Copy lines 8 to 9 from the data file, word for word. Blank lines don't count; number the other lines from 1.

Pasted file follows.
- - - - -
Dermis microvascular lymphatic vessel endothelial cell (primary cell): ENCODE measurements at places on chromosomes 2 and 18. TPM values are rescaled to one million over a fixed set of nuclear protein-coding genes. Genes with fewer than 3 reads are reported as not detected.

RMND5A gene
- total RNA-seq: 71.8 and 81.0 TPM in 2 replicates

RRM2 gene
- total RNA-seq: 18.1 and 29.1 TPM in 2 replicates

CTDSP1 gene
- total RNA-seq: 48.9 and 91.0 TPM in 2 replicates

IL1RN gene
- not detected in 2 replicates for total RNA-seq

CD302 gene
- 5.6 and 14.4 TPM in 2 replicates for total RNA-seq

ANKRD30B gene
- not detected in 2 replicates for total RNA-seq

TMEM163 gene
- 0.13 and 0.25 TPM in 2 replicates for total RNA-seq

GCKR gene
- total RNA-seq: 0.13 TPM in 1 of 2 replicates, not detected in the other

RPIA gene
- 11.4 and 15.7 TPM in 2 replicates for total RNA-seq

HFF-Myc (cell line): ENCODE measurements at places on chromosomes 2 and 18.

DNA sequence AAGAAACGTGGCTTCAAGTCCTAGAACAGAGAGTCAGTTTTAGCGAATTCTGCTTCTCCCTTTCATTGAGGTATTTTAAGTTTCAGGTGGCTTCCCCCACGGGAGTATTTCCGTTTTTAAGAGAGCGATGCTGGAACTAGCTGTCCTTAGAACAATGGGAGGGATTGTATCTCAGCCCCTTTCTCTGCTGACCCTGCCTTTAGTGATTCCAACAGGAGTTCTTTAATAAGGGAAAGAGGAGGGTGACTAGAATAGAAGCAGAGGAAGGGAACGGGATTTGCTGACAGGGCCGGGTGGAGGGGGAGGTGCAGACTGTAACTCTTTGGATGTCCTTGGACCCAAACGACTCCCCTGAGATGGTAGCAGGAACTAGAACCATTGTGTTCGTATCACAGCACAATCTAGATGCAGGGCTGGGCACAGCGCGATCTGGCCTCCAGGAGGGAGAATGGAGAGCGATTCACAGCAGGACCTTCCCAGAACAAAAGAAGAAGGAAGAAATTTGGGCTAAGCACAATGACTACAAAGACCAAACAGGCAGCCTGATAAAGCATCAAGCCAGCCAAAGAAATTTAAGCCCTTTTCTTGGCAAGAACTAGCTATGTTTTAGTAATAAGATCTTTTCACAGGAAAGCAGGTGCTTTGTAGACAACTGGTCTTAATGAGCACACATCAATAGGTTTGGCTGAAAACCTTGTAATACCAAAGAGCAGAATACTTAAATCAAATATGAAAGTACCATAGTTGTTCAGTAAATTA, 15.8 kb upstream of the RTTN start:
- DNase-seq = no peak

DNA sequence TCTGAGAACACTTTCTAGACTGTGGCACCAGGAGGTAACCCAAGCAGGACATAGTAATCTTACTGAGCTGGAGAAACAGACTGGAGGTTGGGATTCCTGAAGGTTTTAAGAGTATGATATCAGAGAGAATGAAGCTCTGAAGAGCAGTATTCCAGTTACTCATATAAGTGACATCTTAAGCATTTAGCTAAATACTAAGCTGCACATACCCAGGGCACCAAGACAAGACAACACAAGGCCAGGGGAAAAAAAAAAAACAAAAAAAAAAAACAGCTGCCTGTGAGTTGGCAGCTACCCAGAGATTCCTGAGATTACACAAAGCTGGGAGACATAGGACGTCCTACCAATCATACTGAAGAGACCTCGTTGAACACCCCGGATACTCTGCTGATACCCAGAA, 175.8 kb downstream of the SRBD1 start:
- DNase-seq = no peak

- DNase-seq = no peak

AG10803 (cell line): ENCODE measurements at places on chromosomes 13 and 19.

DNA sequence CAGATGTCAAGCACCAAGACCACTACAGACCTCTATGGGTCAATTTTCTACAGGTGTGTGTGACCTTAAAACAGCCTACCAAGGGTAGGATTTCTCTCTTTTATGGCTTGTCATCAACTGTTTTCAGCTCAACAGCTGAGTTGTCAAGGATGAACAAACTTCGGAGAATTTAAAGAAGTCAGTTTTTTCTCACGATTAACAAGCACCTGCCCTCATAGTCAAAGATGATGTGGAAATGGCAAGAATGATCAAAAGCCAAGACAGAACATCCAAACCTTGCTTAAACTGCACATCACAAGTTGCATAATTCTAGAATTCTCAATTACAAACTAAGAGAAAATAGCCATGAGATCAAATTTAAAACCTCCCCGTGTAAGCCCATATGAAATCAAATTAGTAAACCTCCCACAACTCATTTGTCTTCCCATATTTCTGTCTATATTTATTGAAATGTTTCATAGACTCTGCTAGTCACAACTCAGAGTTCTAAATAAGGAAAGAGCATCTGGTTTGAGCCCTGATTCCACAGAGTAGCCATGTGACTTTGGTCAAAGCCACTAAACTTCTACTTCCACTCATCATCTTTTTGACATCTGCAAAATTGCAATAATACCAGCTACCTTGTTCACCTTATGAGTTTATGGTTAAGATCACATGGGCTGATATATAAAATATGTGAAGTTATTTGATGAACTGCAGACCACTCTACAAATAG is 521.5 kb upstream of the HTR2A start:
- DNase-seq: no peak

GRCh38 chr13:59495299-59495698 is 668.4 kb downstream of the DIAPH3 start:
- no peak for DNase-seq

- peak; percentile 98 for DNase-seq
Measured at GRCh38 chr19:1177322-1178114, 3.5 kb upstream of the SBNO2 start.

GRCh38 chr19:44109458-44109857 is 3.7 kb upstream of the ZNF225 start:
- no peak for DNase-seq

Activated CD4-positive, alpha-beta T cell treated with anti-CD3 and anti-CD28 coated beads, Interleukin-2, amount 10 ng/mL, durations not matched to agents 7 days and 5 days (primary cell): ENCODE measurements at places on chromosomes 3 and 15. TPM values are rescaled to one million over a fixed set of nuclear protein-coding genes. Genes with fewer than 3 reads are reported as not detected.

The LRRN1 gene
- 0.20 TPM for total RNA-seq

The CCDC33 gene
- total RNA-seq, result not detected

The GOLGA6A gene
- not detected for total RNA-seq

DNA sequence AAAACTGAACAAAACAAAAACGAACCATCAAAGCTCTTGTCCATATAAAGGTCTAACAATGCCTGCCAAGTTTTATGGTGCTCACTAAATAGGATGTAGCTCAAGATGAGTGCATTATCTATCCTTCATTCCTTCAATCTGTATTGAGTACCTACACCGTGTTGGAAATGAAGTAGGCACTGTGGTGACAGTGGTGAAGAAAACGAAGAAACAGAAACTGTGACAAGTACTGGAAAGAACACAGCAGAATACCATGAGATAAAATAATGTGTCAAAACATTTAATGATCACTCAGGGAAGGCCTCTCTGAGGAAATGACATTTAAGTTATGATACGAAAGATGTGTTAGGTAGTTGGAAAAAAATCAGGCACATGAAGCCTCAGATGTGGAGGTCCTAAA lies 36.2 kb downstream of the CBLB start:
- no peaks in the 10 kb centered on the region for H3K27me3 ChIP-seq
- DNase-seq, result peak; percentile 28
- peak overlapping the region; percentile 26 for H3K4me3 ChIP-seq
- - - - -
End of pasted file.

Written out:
IL1RN gene
- not detected in 2 replicates for total RNA-seq